A word about Eavestroughs

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Posted on August 03, 2012

 

Good Day,

In my many years of installing seamless eaves troughs, there is one common truth that exists. You either care, or don’t care about your eaves.

What do I mean by this?

If you care about your eaves troughs, you undoubtedly realize that they are an integral part of carrying water away from your foundation, vis-à-vis the roof. You also realize that keeping them cleaned and running smoothly now, will save you potentially thousands and thousands later.  Good for you, bad for me. If you have the ambition, and lack of fear to get up there and clean those out, you essentially take away the need for me to come and do it for you, and/or have me replace them. Foundation issues are an expensive lesson to learn about the care and upkeep of your eaves.

If you don’t care about your eaves, thats when the problems arise. I have seen some horrific cases of eavestrough neglect. Chances are if you have old galvanized eavestrough, and/or if they are hung with spikes and ferrules then it’s time to update.Neither of these two scenarios have been used for decades.

If you have mature trees that overhang you house, your eavestrough should be cleaned once in the spring, and once in the fall. Minimum.

I have replaced many eaves that have all manner of debris in them; ranging from tennis balls, hockey pucks, dead animals, and of course years of composted organic material. If your downspouts are clogged where do you think all that water goes?Over; behind; inside; everywhere except where you want or need it to go. Away.

If you have the mature trees, and they overhang your house, chances are this is a superhighway for any animal that wants to use it. The most common culprits in this area; are racoons, squirrels, and birds. These animals will exploit any weakness in your roof, eaves, or soffit to get into your home, and start the redecorating process. They will chew away those pesky roof trusses to expand their living area. This can be a disaster if left unattended. if you do have any of these animals living in your roof, I advise getting a professional to relocate them, unless you are very confident on a ladder. Nothing is more intimidating than an animal protecting it’s living space, and its young. Things can get out of hand quickly.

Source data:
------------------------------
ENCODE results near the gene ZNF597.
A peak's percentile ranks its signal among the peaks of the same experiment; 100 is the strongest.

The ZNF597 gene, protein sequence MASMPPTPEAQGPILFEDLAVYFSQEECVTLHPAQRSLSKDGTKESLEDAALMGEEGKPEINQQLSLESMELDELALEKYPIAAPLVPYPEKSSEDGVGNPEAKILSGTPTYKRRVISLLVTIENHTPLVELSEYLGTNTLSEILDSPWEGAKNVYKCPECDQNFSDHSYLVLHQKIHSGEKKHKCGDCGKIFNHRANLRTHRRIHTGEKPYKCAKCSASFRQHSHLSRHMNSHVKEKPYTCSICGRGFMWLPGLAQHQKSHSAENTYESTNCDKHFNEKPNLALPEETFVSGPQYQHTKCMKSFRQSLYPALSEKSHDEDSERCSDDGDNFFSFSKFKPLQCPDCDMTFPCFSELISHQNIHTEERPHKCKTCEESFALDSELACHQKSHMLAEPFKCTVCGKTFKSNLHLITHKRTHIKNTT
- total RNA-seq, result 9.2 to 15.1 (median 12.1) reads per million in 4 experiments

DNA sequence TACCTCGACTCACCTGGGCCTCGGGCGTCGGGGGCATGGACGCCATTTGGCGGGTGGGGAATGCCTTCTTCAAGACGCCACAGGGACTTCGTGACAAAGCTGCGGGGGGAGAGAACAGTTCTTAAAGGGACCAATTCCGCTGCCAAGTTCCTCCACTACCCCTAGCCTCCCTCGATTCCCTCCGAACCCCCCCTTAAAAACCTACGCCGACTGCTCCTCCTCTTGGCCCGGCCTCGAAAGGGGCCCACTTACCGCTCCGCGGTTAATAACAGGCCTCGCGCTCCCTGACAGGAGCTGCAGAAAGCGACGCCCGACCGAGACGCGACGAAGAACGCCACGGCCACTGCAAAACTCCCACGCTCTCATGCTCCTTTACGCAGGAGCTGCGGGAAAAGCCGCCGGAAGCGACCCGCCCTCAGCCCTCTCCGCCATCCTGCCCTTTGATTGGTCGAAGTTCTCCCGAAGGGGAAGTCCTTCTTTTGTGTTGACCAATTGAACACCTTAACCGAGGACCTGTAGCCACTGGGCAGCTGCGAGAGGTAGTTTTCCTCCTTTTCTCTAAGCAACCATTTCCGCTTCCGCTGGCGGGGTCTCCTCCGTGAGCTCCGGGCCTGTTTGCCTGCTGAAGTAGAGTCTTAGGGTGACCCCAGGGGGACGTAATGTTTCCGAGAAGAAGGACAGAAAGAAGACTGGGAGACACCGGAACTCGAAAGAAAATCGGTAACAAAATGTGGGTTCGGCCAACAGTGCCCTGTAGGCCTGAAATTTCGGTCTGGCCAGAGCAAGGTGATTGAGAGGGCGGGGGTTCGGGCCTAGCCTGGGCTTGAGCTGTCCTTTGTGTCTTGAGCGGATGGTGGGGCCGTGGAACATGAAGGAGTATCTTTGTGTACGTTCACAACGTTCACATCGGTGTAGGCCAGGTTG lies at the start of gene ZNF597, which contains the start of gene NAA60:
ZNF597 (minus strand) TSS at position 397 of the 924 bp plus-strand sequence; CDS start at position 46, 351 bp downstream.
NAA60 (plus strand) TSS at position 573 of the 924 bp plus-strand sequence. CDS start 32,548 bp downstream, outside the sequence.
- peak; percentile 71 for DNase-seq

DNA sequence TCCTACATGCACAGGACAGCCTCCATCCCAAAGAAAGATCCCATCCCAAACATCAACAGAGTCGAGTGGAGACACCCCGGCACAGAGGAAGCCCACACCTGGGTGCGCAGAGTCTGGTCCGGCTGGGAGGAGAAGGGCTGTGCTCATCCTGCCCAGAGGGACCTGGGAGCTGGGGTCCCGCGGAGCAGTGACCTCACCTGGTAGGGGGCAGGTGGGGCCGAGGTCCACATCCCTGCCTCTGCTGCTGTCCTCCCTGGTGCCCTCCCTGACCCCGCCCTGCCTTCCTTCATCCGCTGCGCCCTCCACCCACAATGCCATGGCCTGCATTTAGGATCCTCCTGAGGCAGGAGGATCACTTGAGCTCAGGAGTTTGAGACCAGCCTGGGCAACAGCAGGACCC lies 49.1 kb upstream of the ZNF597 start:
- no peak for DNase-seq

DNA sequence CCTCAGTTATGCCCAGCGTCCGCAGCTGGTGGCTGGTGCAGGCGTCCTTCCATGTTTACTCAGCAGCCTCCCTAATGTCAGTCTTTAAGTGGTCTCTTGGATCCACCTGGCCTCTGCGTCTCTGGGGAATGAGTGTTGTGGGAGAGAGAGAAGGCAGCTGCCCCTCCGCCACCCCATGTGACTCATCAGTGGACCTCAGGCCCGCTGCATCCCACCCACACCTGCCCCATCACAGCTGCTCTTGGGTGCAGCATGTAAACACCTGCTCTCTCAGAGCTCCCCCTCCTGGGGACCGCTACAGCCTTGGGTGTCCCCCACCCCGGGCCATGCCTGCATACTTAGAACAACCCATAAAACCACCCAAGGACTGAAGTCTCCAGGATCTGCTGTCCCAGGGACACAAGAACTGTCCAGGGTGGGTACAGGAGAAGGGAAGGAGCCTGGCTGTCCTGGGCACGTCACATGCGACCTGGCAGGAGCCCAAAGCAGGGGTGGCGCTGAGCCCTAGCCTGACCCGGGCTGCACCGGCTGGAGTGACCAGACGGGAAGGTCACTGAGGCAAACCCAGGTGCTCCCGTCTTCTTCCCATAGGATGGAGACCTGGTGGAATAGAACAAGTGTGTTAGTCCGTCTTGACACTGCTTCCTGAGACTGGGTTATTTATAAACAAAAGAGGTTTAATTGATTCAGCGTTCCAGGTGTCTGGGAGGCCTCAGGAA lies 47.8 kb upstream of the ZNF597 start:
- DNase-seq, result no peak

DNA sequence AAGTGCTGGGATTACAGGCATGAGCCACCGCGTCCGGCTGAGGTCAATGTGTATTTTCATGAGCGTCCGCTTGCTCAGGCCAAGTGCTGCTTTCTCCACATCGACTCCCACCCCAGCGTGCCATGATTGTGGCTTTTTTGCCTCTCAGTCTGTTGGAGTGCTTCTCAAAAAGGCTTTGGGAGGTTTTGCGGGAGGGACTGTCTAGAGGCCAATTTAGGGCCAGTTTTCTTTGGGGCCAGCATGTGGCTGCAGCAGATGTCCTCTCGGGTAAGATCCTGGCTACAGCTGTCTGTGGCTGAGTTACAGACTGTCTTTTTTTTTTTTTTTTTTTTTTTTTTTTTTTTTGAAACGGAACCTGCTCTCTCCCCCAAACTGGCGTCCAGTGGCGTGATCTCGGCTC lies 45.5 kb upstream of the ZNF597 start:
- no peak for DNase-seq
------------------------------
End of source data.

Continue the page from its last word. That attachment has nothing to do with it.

As a note that most people are not aware of; are the diseases most rodents, and especially racoons carry. I have outlined a few below for your consideration. So when you do decide to clean out those eaves, proper disinfecting and protection should be on your mind.

Rabies
Raccoons are one of the most common species to carry rabies.  It’s spread when you come into contact with their saliva… which most certainly they can leave behind in your attic or other spaces.

Baylisascaris procyonis
This is more commonly known as raccoon roundworm.  It is a parasite of the intestines in these animals and sheds large numbers of eggs in the raccoon poop.  It has been known to cause death and even blindness in certain cases.  This is nasty stuff and is a very large problem in the attics and other spaces these animals have pried their way into.

Giardiasis
This is a microscopic protazoal infection that raccoons can carry in their feces.  It is known to be transferred to water, soil and other surfaces. Humans can contract Giardia by ingestion of infective cysts left by these animals.

Leptospirosis
Leptospira species is a bacterial infection that Raccoons can shed through urine and other bodily secretions. Exposure of these excretions to open wounds or orally can cause infection to humans.

Other Diseases include bacteria such as Salmonella or E. Coli, fungus and rare parasites can also be a risk for illness in humans.

Listen.  It’s not just the raccoon poop and other secretions that a to blame for disease.  When these animals get into our home they can carry fleas, ticks and other parasites on their fur that they spread when they rummage through the insulation of your attic and rub up against walls and things.

Pretty scary stuff.

Talk to you soon!